Derogation

Derogation is the partial suppression of a law, [43] as opposed to abrogation—total abolition of a law by explicit repeal—and obrogation—the partial or total modification or repeal of a law by the imposition of a later and contrary one. Derogation differs from dispensation in that it affects everyone, whereas dispensation applies to specific people affected by the law.

Obrogation

Obrogation is a term in the jurisprudence of canon law that refers to the enacting of a contrary law that is a revocation of a previous law. [44] It may also be the partial cancellation or amendment of a law, decree, or legal regulation by the imposition of a newer one. Obrogation should not be confused with abrogation, which is the explicit repeal of a law, in whole or in part.

Computation of time

Months are computed according to the calendar from the date of publication. [30] A "canonical month" (in contradistinction to a "calendar month") is a period of 30 days, [45] while a "calendar month" is a continuous month. The vacatio legis is computed according to the calendar; for example, if a law is promulgated on 2 November, and the vacatio legis is 3 months, then the law takes effect on 2 February. [33] So a universal law has a vacatio legis of approximately 90 days—3 months taken according to the calendar—while a particular law has a vacatio legis of approximately 30 days—1 month taken according to the calendar—unless specified to the contrary.

Related Research Articles

Canon law is a set of ordinances and regulations made by ecclesiastical authority, for the government of a Christian organization or church and its members. It is the internal ecclesiastical law, or operational policy, governing the Catholic Church, the Eastern Orthodox and Oriental Orthodox churches, and the individual national churches within the Anglican Communion. The way that such church law is legislated, interpreted and at times adjudicated varies widely among these four bodies of churches. In all three traditions, a canon was originally a rule adopted by a church council; these canons formed the foundation of canon law.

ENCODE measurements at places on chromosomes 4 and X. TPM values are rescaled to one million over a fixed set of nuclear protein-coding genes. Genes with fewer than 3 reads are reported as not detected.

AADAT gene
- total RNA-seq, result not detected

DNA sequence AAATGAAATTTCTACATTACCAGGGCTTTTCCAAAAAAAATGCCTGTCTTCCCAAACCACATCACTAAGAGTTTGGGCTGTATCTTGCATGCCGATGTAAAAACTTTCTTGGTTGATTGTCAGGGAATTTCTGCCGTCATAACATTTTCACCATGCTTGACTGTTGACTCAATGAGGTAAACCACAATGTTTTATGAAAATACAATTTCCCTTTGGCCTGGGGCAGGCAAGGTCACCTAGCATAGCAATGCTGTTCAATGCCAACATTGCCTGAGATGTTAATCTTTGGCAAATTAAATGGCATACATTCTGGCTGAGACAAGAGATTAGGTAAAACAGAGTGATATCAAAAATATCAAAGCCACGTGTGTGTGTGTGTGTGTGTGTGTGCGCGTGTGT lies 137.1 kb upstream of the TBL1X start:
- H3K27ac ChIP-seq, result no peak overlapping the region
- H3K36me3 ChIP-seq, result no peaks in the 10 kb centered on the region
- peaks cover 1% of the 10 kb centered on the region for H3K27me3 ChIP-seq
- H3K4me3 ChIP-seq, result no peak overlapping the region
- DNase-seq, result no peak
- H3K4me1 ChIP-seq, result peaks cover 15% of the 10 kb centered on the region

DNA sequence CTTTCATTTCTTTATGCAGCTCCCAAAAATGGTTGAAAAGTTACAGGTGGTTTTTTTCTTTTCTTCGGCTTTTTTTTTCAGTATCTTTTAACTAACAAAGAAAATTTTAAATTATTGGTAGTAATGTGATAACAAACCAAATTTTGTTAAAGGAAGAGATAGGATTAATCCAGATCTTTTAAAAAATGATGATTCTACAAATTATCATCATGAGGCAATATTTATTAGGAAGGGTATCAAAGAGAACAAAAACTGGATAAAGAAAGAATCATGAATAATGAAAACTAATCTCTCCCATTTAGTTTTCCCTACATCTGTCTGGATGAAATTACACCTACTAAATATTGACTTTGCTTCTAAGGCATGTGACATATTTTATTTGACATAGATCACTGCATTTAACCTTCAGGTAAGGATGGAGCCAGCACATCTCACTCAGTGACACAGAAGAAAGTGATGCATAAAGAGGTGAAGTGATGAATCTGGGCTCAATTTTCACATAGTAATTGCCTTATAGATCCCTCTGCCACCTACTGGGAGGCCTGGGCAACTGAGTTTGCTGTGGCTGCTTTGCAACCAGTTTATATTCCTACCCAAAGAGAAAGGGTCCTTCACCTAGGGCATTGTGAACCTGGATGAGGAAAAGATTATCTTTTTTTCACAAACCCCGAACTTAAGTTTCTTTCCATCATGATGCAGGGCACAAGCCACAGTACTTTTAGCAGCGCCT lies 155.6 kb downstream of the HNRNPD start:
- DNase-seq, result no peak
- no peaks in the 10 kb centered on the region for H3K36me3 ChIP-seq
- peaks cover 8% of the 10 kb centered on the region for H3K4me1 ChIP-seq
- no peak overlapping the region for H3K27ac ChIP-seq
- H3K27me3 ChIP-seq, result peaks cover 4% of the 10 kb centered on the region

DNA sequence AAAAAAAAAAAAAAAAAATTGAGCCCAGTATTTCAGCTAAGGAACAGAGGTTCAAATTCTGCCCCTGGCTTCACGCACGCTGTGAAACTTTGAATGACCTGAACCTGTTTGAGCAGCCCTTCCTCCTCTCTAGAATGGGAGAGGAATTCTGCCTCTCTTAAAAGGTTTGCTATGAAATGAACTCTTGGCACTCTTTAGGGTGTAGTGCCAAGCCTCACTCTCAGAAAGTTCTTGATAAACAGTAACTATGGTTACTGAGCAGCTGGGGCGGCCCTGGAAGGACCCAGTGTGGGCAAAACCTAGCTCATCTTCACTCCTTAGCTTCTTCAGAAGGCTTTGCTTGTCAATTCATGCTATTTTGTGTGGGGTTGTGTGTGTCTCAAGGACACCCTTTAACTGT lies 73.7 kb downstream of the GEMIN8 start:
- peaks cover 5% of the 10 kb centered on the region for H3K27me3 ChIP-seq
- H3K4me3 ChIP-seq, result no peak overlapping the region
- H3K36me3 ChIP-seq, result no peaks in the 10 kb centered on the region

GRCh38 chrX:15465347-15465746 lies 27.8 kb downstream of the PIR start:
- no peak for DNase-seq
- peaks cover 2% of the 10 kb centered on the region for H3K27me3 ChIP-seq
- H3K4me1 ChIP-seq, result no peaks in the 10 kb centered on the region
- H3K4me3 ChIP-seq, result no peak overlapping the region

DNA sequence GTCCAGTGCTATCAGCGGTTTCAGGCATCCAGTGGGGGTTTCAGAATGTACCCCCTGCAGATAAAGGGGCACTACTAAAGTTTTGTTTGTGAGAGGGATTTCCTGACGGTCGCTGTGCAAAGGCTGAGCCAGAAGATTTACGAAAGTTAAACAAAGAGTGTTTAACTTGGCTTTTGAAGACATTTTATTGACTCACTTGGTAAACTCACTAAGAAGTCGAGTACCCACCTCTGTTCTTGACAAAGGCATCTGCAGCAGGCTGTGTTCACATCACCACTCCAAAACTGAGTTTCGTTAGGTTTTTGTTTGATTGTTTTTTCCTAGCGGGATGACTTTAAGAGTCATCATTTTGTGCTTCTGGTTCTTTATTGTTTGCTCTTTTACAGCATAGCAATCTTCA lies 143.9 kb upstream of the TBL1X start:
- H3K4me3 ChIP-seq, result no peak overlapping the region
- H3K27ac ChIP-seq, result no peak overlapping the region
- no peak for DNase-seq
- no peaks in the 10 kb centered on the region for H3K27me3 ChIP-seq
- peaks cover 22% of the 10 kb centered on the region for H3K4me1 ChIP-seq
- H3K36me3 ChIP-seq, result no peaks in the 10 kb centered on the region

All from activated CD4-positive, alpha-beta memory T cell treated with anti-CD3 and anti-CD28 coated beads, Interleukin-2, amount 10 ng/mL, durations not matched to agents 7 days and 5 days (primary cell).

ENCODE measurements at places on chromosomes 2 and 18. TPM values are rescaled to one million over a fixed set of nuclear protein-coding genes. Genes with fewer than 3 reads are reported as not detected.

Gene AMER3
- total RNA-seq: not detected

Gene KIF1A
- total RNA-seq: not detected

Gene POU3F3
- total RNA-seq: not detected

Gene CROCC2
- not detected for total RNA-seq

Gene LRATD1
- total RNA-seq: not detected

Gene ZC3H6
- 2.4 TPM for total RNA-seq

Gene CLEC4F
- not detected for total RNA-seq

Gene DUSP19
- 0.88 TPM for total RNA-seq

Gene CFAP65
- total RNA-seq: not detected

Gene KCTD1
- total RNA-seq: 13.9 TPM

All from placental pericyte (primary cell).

Prelate High-ranking member of the clergy

A prelate is a high-ranking member of the clergy who is an ordinary or who ranks in precedence with ordinaries. The word derives from the Latin praelatus, the past participle of praeferre, which means 'carry before', 'be set above or over' or 'prefer'; hence, a prelate is one set over others.

In law, motu proprio describes an official act taken without a formal request from another party. Some jurisdictions use the term sua sponte for the same concept.

Decretals are letters of a pope that formulate decisions in ecclesiastical law of the Catholic Church.

The Code of Canons of the Eastern Churches is the title of the 1990 codification of the common portions of the Canon Law for the 23 Eastern Catholic churches in the Catholic Church. It is divided into 30 titles and has a total of 1546 canons. The western Latin Church is governed by its own particular code of canons, the 1983 Codex Iuris Canonici.

In the jurisprudence of the canon law of the Catholic Church, a dispensation is the exemption from the immediate obligation of law in certain cases. Its object is to modify the hardship often arising from the rigorous application of general laws to particular cases, and its essence is to preserve the law by suspending its operation in such cases.

The canon law of the Catholic Church is the system of laws and legal principles made and enforced by the hierarchical authorities of the Catholic Church to regulate its external organization and government and to order and direct the activities of Catholics toward the mission of the Church. It was the first modern Western legal system and is the oldest continuously functioning legal system in the West, while the unique traditions of Eastern Catholic canon law govern the 23 Eastern Catholic particular churches sui iuris.

The Corpus Juris Canonici is a collection of significant sources of the canon law of the Catholic Church that was applicable to the Latin Church. It was replaced by the 1917 Code of Canon Law which went into effect in 1918. The 1917 Code was later replaced by the 1983 Code of Canon Law, the codification of canon law currently in effect for the Latin Church. In 1990, Eastern Catholic canon law was codified in the Code of Canons of the Eastern Churches, which is currently in effect for the Eastern Catholic Churches.

The Acts of Roman Congregations is a term of the canon law of the Roman Catholic Church, used to designate the documents issued by the Roman Congregations, in virtue of powers conferred on them by the Roman Pontiff.

1917 Code of Canon Law Former codification of canonical legislation of the Latin Catholic Church, valid from 1917 until 1983

The 1917 Code of Canon Law, also referred to as the Pio-Benedictine Code, was the first official comprehensive codification of Latin canon law. It was promulgated on 27 May 1917 and took legal effect on 19 May 1918. It was in force until the 1983 Code of Canon Law took legal effect and abrogated it on 27 November 1983. It has been described as "the greatest revolution in canon law since the time of Gratian".

1983 Code of Canon Law 1983 codification of canonical legislation for the Latin Rite of the Catholic Church